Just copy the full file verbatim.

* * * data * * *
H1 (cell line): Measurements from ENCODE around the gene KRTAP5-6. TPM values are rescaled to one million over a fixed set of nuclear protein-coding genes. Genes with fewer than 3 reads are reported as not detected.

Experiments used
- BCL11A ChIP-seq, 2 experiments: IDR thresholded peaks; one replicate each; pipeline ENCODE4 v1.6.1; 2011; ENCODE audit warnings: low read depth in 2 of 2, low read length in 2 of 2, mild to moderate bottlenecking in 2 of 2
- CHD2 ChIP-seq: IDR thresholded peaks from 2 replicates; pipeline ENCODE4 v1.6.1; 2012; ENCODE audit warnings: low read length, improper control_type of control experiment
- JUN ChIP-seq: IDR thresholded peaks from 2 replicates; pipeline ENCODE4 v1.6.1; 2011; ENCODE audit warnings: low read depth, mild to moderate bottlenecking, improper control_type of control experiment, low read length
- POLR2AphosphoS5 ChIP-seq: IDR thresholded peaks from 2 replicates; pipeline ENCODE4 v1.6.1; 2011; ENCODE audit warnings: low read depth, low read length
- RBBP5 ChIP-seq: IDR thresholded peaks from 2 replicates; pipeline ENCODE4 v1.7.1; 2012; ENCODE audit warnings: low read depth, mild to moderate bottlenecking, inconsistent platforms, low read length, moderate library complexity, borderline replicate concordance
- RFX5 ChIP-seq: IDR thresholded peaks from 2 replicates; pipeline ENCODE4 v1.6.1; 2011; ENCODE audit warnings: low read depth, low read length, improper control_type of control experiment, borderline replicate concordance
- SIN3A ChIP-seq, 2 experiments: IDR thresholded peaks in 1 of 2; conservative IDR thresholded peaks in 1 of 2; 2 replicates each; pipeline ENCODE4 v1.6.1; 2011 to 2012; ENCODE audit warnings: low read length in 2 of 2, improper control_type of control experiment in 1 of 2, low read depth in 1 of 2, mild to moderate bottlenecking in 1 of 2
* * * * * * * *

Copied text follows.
H1 (cell line): Measurements from ENCODE around the gene KRTAP5-6. TPM values are rescaled to one million over a fixed set of nuclear protein-coding genes. Genes with fewer than 3 reads are reported as not detected.

Experiments used
- BCL11A ChIP-seq, 2 experiments: IDR thresholded peaks; one replicate each; pipeline ENCODE4 v1.6.1; 2011; ENCODE audit warnings: low read depth in 2 of 2, low read length in 2 of 2, mild to moderate bottlenecking in 2 of 2
- CHD2 ChIP-seq: IDR thresholded peaks from 2 replicates; pipeline ENCODE4 v1.6.1; 2012; ENCODE audit warnings: low read length, improper control_type of control experiment
- JUN ChIP-seq: IDR thresholded peaks from 2 replicates; pipeline ENCODE4 v1.6.1; 2011; ENCODE audit warnings: low read depth, mild to moderate bottlenecking, improper control_type of control experiment, low read length
- POLR2AphosphoS5 ChIP-seq: IDR thresholded peaks from 2 replicates; pipeline ENCODE4 v1.6.1; 2011; ENCODE audit warnings: low read depth, low read length
- RBBP5 ChIP-seq: IDR thresholded peaks from 2 replicates; pipeline ENCODE4 v1.7.1; 2012; ENCODE audit warnings: low read depth, mild to moderate bottlenecking, inconsistent platforms, low read length, moderate library complexity, borderline replicate concordance
- RFX5 ChIP-seq: IDR thresholded peaks from 2 replicates; pipeline ENCODE4 v1.6.1; 2011; ENCODE audit warnings: low read depth, low read length, improper control_type of control experiment, borderline replicate concordance
- SIN3A ChIP-seq, 2 experiments: IDR thresholded peaks in 1 of 2; conservative IDR thresholded peaks in 1 of 2; 2 replicates each; pipeline ENCODE4 v1.6.1; 2011 to 2012; ENCODE audit warnings: low read length in 2 of 2, improper control_type of control experiment in 1 of 2, low read depth in 1 of 2, mild to moderate bottlenecking in 1 of 2